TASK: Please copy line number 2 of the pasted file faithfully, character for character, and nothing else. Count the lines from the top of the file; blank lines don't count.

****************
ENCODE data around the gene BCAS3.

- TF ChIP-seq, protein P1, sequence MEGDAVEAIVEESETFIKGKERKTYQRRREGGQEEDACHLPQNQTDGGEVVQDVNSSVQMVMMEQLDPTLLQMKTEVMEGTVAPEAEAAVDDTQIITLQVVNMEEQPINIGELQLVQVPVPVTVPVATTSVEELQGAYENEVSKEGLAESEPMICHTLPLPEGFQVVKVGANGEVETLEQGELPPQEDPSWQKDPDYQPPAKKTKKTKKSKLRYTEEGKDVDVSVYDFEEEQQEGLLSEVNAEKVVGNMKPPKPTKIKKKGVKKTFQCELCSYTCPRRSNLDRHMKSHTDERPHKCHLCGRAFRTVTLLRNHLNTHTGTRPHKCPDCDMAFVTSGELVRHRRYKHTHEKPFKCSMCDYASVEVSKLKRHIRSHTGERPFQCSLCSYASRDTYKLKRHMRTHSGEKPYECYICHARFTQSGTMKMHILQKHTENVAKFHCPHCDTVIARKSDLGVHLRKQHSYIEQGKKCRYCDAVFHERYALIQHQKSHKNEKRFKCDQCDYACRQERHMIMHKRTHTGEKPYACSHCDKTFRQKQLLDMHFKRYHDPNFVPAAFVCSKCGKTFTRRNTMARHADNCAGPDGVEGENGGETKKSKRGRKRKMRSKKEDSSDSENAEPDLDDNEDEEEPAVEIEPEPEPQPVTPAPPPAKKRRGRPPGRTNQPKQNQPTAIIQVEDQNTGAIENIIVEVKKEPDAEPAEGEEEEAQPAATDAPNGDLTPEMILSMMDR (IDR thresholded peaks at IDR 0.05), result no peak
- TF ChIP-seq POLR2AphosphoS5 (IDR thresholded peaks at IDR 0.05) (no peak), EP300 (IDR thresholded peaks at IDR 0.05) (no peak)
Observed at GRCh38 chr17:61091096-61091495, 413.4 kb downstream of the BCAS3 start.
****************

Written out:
- TF ChIP-seq, protein P1, sequence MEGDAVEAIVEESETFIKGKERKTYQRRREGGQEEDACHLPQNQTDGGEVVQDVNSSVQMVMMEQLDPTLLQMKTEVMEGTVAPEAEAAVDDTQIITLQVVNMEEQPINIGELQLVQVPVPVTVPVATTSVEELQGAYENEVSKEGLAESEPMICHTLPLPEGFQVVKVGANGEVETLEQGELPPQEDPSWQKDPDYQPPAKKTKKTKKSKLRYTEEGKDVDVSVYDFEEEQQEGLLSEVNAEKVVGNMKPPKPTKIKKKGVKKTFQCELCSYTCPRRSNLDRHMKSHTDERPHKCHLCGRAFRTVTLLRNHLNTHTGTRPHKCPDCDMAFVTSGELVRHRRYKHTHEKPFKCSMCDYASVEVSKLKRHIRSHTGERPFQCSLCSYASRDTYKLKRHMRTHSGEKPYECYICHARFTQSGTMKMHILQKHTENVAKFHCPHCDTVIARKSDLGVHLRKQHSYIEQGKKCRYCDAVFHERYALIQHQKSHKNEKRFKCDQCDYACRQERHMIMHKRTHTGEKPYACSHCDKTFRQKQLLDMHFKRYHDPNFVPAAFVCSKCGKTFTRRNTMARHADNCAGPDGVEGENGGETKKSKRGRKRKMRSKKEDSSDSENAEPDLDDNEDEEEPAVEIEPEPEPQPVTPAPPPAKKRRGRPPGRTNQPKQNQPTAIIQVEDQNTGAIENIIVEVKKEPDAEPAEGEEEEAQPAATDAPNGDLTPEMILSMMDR (IDR thresholded peaks at IDR 0.05), result no peak